The Rev. DC Darensbourg, pastor of Second Baptist Church, began his speech Saturday morning at the 24th annual Martin Luther King Jr. Day Prayer Breakfast at the Christian Life Center at First Presbyterian Church by telling the audience who he would not have had the opportunity spend time with.
"I come from a place where I'd never have gotten a chance to be in the same room with the mayor," he said, "They didn't come to your school, there were no town halls, you didn't get close to anybody who had any power."
It was the reality where he grew up.
-Messenger photo by Hans Madsen
Shawn Roberts, of Fort Dodge, holds his sons Simeon Roberts, 4, at left, and Shawn Roberts II, 6 during a prayer at the 24th annual Martin Luther King Jr. Day Prayer Breakfast in the Christian Life Center at First Presbyterian Church in Fort Dodge.
"They just didn't show up in my neighborhood," he said. "I"m from the 3rd Ward in New Orleans."
He said instead, he would see drug deals, violence and even police brutality.
He credited his parents with helping him achieve and rise and now carries a message that stresses personal responsibility.
"At some point, we have to take responsibility for the trajectory of our lives," he said.
Darensbourg said that while there is ample opportunity, what often holds people back is a lack of someone to teach them how to recognize it and take advantage of it.
He cited Charles Clayton, director of the Athletics For Education and Success program, as someone who provides that.
"I found in him what I wish I had in the neighborhood I grew up in," he said.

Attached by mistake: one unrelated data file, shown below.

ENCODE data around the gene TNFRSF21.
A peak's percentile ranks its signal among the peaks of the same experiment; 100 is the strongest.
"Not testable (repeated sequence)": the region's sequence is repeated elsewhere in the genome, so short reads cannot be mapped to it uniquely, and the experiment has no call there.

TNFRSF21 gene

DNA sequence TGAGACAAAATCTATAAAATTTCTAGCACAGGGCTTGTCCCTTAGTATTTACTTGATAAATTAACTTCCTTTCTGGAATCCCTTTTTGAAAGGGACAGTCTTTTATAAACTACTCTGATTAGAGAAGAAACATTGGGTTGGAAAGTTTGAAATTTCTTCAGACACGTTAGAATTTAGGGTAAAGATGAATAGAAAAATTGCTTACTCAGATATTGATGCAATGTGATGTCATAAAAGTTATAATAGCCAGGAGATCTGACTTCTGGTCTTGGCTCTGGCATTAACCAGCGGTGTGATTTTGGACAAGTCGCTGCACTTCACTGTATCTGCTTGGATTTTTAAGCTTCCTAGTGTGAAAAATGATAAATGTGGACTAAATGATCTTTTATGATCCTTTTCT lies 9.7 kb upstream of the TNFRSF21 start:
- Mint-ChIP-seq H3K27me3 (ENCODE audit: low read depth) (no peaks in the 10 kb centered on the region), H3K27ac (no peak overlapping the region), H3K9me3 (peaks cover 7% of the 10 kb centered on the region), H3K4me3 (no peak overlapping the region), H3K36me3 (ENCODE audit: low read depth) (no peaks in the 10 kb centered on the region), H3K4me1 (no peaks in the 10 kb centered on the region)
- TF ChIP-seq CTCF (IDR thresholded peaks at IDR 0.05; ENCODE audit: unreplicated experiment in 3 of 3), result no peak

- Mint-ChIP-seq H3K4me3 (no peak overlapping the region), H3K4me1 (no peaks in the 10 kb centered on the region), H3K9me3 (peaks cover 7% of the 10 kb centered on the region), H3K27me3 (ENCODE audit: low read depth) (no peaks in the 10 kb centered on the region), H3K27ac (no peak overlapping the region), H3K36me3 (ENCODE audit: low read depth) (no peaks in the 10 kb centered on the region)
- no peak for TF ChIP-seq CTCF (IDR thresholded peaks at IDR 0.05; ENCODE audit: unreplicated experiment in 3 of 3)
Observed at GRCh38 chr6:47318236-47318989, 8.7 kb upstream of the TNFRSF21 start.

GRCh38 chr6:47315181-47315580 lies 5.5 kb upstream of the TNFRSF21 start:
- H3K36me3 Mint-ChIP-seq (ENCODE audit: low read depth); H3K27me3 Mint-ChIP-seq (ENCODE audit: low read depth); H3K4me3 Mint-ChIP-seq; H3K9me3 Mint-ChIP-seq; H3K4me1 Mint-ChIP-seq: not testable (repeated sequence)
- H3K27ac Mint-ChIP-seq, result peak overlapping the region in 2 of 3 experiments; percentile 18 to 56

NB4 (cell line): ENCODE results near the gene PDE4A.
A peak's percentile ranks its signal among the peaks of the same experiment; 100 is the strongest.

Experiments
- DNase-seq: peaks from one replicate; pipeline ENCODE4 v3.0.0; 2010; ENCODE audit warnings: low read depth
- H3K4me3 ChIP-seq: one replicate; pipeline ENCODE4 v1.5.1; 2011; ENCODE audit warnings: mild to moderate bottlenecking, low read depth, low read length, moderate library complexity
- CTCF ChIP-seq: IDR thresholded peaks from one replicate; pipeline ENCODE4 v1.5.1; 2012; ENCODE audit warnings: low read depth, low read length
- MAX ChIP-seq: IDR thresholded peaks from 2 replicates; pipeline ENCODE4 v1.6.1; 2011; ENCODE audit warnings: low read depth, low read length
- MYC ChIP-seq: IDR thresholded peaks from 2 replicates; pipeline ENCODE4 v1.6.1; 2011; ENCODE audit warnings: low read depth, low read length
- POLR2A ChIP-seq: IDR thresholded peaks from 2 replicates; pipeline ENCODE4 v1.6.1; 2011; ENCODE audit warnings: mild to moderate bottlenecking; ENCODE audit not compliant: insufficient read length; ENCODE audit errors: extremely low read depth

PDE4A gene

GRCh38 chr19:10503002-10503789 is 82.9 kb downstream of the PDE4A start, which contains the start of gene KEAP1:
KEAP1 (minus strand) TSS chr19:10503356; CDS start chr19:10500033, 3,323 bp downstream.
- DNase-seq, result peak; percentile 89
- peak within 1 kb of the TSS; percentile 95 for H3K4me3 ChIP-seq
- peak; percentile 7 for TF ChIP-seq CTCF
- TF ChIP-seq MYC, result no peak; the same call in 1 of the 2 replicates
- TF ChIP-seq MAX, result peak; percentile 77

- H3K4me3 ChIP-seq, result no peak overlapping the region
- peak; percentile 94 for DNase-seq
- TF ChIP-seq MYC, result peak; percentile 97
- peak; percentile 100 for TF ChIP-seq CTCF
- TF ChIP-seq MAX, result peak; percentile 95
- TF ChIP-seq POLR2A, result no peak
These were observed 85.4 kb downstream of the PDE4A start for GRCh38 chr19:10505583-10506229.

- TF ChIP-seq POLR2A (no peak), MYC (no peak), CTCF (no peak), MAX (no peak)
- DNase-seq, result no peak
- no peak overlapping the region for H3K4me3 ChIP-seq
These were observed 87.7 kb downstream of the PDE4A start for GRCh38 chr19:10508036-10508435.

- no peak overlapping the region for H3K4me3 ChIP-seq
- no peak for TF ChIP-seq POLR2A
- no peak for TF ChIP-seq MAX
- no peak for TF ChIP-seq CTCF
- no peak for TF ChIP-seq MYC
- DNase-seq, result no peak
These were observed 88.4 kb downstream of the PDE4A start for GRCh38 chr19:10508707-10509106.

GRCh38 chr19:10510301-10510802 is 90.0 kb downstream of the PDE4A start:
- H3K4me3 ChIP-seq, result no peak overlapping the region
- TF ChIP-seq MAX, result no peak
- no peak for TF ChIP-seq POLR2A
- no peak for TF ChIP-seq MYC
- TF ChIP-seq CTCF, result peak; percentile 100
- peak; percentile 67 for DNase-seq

Darensbourg believes offering youths direction, guidance and something to do is critical.
"They have nothing to do but break into your house, steal your television, steal your car, rob you - because they're bored, not because they're bad." he said.
Hoping to give them an opportunity to do that, he's leading efforts to get the African American Cultural Center up and running.
He wants them to be able to learn to recognize opportunity and have the skill they need to take advantage of it.
"Under their own power," Darensbourg said, "not from a check from the government."
While he may not have been able to meet with the Mayor of New Orleans in his youth, the Mayor of Fort Dodge, Matt Bemrich was on hand at the breakfast with a proclamation designating the week of Jan. 13 as Marlin Luther King week.
"I urge all of our citizens to renew their vow to join one another in searching for ways to fulfill his dream," Bemrich said.
Former Fort Dodge City Council member Jane Burleson joined him on the podium.
She talked about King's dream.
"It a dream for everybody," she said. "It's not just for any person of color."
She emphasized the need for African-American children to learn their cultural history.
"We should recognize this honorable man," she said of King, "He died for what he believed in."
Shawn Roberts, of Fort Dodge, brought his sons, Shawn Roberts II, 6, and Simeon Roberts, 4 to the breakfast to learn.
"I want my boys to know about MLK," he said, "To learn some of the sacrifices he made on their behalf."
He said that while society has made a great deal of progress, there is still room for improvement and that King's message is still relevant today.
"The message of love never gets old," he said.
Each year, the MLK Committee presents public service awards. This year's recipients were former City Councilmen Curt Olson, who died Oct. 23, 2012, and Jerry Patterson, who died on Nov. 11, 2012.
Scott Walker, of Fort Dodge, spoke about Olson
"Curt was a doer," he said. "Curt just did and did and did."
Olson's award was accepted by his son, Curtis Olson.
"My father would just have said thank you." Olson said.
Patterson's award will be presented later to his family.
Clayton shared how Patterson had helped him in his own life starting with a YMCA membership, then help with college and jobs.
"I wouldn't be standing here today if it wasn't for Jerry," he said.